Global miner BHP Billiton acknowledged on Thursday that it and other iron ore producers had at times upset their major customer China and said that Beijing realised it had to play with the big boys.
In a parting shot at Chinese anger over high iron ore prices and over BHP's plans for a $116 billion iron ore joint venture with rival Rio Tinto, outgoing BHP Chairman Don Argus said China needed to get over any hostility.
I don't know what creates the hostility. I can remember in 2005 people were hostile when we increased the iron ore prices 70 percent, he told reporters after speaking at a business lunch.
Argus then echoed comments by Australia's Trade Minister Simon Crean, saying China should play by international rules.
If you're going to play in this game, then you've got to play with the big boys -- and they know that, Argus added.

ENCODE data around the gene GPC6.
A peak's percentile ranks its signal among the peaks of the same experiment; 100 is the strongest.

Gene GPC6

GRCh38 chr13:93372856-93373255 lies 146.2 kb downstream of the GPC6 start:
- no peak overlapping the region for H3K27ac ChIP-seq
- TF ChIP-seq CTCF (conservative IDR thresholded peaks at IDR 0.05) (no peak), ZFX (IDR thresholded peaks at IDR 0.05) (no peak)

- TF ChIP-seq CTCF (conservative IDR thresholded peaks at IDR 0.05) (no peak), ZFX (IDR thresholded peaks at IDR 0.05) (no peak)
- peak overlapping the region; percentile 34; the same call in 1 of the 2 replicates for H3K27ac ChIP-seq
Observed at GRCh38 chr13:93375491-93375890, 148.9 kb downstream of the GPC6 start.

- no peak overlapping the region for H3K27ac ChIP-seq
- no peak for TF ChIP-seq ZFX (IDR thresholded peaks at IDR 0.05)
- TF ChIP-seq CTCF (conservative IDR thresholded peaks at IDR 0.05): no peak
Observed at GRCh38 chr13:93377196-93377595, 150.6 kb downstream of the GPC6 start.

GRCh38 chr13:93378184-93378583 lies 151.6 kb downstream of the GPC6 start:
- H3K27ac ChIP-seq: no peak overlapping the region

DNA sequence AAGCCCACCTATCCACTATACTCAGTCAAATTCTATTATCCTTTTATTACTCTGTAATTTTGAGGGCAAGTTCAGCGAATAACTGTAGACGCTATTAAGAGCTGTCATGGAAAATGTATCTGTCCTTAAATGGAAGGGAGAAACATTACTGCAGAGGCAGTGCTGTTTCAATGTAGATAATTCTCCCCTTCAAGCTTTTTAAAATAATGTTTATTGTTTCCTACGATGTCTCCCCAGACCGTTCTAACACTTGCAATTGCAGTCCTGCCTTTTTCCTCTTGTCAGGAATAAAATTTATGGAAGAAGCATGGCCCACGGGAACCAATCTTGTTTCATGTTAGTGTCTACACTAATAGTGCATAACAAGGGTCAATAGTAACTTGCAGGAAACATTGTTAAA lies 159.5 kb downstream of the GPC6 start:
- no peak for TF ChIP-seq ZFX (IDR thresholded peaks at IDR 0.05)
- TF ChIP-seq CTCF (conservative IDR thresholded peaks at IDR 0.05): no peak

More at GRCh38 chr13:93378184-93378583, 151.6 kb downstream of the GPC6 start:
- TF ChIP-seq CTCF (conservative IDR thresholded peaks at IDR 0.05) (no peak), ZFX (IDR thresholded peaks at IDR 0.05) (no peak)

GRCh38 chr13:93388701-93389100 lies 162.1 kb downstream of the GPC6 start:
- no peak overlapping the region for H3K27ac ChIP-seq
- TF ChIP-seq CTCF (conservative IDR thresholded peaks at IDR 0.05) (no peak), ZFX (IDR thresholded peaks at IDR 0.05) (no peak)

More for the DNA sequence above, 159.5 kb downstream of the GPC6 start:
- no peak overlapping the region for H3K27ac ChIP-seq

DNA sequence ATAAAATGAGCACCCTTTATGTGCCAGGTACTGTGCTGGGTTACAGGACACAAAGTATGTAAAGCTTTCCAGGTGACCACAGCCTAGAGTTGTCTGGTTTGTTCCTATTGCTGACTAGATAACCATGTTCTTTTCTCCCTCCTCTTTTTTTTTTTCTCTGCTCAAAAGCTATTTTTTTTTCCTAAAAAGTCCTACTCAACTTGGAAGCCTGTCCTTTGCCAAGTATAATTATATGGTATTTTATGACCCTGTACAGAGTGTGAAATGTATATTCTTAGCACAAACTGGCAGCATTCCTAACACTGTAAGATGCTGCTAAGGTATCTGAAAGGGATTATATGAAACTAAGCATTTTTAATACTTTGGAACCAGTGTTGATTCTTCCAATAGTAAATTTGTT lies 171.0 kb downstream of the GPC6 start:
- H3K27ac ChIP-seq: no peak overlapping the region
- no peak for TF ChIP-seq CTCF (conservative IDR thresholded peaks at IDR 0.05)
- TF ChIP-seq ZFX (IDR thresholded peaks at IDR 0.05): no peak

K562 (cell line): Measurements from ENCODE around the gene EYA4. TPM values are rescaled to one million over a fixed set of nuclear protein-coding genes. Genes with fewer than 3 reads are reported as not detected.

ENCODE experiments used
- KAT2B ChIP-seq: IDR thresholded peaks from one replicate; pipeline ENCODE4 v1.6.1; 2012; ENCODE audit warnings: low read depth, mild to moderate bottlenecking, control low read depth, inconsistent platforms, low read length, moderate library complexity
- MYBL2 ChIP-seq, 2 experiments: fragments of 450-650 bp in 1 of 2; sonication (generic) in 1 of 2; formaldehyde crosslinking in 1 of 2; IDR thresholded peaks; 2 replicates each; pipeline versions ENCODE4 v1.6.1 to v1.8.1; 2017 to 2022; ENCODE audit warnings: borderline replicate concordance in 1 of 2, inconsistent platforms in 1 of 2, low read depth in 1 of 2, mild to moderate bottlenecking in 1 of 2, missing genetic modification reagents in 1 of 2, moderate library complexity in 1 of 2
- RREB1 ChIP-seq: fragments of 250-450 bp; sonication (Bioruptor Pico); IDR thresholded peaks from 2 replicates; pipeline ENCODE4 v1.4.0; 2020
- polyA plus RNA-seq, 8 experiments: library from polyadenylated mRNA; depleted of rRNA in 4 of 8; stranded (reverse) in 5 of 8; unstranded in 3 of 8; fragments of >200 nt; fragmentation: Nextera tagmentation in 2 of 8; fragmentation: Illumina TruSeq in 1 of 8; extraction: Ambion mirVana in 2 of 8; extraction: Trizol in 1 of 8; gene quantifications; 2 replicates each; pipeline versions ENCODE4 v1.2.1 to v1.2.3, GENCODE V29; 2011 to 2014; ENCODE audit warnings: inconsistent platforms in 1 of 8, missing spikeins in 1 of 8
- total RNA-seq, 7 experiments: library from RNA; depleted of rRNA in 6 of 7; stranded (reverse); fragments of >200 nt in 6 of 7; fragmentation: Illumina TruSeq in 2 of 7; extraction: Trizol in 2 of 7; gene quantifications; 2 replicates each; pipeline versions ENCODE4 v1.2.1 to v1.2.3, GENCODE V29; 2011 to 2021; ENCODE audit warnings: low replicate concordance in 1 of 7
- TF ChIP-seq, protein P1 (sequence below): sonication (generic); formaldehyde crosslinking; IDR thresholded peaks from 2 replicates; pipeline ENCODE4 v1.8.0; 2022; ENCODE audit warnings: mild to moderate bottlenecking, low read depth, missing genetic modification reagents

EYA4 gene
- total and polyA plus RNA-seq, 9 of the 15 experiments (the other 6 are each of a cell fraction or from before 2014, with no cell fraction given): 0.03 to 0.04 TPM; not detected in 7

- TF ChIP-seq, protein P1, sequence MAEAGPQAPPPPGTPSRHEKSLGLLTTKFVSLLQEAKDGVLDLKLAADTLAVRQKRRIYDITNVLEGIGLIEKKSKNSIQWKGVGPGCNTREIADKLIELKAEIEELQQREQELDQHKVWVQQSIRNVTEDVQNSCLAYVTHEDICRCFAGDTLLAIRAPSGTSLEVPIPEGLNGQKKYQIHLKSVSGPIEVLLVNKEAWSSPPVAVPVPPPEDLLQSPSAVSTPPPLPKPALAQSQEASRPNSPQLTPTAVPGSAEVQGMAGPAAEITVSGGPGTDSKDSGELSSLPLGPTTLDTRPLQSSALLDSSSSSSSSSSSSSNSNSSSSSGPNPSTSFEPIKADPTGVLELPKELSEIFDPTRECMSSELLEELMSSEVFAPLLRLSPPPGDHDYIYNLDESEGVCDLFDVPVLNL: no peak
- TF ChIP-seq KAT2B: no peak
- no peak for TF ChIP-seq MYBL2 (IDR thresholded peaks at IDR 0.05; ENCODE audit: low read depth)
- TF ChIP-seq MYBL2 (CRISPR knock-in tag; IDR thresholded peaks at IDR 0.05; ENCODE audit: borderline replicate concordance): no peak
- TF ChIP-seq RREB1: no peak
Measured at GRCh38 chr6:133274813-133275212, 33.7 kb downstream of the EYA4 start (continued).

BHP and Rio announced their joint venture plan in June after Rio scrapped a proposed $19 billion tie-up with state-owned metals conglomerate Chinalco.
Argus said BHP's China business continued normally, despite strained ties between Australia and China after the arrest of four Rio staff in Shanghai on commercial-espionage allegations.
Argus dismissed speculation that the production joint venture has only a 50-50 chance of going ahead and was sanguine about how Europe's competition regulators would view it.
As far as I know we're still on track. We're all still working closely together, Argus told reporters after speaking at a business lunch.
The shareholders want this transaction to go ahead because they can see the benefits there at the end.
European regulators had given BHP's proposed takeover of Rio Tinto a good hearing last year, but it was not clear how they would view the production joint venture, he added.
Last week, BHP and Rio scrapped a plan to jointly market up to 15 percent of their combined production in a move that was widely seen as an effort to allay concerns among Chinese customers and the European Union.
Argus is due to retire in early 2010 after more than 10 years as chairman presiding over the group's transformation into the world's biggest miner. He will be replaced by former Ford Motor Co chief Jac Nasser.
(Reporting by Sonali Paul; Editing by Mark Bendeich)